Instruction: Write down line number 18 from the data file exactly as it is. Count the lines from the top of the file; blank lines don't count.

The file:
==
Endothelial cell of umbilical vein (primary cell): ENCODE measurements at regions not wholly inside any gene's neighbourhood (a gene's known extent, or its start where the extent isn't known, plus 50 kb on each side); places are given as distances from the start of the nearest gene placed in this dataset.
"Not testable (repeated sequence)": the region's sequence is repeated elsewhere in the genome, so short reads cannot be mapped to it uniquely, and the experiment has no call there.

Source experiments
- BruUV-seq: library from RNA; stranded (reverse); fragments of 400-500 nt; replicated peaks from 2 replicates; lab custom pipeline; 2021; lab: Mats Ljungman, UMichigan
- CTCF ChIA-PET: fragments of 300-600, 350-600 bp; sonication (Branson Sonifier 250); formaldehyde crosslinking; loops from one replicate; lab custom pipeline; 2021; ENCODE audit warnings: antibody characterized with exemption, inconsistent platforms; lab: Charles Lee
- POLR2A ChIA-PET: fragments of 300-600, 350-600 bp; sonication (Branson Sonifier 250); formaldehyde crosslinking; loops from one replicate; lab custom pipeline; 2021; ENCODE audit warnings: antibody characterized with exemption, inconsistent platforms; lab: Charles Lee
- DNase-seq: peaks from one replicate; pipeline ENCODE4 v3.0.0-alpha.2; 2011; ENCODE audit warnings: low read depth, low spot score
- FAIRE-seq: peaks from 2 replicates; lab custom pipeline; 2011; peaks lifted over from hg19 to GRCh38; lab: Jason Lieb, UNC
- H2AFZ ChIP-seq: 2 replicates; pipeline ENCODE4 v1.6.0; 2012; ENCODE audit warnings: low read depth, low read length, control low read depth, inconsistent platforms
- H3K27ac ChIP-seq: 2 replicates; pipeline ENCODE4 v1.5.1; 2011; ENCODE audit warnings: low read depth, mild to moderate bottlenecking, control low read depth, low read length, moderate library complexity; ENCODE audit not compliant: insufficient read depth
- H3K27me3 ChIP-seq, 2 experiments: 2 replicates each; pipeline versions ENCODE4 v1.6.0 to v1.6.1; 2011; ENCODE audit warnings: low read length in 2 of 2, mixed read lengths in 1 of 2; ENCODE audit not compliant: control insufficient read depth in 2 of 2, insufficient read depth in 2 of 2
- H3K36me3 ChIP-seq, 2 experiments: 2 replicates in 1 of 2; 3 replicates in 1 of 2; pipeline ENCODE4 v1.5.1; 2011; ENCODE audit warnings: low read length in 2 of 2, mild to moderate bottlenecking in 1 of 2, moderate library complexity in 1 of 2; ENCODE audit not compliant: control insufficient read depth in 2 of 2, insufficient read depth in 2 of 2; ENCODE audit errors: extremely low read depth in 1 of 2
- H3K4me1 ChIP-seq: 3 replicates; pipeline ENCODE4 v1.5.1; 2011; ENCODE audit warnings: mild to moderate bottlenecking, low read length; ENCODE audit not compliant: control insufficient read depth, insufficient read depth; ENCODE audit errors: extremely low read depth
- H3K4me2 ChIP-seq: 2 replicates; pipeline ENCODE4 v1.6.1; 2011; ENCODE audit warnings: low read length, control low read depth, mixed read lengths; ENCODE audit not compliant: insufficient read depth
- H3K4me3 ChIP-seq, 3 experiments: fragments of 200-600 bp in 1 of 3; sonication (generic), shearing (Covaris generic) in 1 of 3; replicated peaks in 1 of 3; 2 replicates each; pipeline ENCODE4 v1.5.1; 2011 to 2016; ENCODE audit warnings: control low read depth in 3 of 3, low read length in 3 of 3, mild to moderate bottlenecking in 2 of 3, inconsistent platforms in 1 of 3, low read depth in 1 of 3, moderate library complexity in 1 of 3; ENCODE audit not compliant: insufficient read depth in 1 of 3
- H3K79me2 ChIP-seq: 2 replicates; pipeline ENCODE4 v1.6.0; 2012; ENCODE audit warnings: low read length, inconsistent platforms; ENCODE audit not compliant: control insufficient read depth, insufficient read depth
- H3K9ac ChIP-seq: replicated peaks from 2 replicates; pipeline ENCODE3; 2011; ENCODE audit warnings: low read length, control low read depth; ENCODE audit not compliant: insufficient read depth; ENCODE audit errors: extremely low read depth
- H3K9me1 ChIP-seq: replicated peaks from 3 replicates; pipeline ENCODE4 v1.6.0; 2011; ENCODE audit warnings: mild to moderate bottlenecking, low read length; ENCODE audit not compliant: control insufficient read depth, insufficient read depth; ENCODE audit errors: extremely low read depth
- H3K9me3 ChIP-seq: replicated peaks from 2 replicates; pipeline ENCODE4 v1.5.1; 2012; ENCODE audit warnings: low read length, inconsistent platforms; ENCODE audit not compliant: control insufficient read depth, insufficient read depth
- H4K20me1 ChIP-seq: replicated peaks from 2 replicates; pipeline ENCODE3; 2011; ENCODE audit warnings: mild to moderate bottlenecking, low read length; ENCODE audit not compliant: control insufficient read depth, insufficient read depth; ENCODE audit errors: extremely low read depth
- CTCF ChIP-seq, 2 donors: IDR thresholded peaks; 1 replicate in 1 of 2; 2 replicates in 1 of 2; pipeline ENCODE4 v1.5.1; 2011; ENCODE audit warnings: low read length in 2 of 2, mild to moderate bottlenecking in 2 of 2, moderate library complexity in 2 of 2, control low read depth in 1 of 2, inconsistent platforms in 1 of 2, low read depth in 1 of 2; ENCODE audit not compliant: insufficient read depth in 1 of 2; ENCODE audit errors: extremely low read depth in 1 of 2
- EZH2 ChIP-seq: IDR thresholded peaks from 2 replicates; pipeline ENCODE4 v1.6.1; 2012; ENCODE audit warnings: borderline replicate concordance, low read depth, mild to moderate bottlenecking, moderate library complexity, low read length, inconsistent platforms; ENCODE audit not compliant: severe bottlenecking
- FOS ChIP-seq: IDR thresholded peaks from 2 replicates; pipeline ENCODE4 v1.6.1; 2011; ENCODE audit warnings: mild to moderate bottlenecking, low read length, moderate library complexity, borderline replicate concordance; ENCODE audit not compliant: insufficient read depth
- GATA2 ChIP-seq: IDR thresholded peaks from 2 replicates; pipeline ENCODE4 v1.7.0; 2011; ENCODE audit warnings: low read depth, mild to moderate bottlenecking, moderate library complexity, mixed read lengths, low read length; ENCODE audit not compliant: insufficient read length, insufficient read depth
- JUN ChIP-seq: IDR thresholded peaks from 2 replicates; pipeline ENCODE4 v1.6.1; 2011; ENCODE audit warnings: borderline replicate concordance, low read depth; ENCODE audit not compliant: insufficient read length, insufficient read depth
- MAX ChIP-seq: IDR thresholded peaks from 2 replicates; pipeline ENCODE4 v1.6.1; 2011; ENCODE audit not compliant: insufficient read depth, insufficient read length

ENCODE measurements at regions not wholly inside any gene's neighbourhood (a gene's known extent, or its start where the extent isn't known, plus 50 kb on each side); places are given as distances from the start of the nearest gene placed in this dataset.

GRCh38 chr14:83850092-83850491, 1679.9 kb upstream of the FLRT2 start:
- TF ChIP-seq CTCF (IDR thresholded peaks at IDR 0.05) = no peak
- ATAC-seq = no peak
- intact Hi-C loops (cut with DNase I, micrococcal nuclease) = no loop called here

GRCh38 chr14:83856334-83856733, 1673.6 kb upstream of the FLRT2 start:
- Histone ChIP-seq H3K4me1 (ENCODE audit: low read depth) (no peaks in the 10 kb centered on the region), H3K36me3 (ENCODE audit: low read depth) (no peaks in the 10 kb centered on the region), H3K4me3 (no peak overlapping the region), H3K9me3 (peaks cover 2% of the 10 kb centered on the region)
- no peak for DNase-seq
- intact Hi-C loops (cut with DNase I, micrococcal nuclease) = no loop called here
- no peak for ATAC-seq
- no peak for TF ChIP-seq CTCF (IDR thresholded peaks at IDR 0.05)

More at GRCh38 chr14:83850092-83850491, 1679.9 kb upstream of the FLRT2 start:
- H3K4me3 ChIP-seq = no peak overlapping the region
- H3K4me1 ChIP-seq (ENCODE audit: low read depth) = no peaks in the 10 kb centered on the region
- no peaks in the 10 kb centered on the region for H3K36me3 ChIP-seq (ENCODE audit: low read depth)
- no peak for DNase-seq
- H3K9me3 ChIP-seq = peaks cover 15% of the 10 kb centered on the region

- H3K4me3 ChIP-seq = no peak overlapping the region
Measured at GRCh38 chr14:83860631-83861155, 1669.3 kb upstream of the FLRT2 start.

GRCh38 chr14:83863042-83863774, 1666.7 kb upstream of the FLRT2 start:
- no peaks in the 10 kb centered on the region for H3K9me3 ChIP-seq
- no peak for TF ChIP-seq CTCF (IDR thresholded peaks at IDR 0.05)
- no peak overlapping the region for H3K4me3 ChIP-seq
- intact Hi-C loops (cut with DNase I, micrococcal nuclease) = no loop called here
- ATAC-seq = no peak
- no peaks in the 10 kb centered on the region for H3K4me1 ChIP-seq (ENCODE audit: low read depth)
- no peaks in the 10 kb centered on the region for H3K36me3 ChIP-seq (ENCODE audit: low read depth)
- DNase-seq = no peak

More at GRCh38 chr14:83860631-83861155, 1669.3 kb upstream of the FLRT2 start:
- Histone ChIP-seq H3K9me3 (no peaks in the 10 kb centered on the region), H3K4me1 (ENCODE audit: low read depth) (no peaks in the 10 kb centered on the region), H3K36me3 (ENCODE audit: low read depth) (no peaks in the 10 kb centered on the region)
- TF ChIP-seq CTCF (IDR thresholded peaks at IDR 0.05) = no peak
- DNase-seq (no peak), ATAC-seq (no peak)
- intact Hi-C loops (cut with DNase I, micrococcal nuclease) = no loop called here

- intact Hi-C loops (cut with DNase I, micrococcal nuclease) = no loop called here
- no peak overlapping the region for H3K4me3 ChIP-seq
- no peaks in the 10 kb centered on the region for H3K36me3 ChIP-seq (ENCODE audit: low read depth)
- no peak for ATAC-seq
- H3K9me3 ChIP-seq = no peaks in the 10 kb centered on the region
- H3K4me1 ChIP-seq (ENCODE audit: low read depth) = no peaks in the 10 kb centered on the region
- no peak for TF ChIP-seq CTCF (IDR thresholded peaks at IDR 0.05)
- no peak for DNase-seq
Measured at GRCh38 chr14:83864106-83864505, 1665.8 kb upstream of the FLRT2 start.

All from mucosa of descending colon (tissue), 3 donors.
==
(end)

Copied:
- H3K9me1 ChIP-seq: replicated peaks from 3 replicates; pipeline ENCODE4 v1.6.0; 2011; ENCODE audit warnings: mild to moderate bottlenecking, low read length; ENCODE audit not compliant: control insufficient read depth, insufficient read depth; ENCODE audit errors: extremely low read depth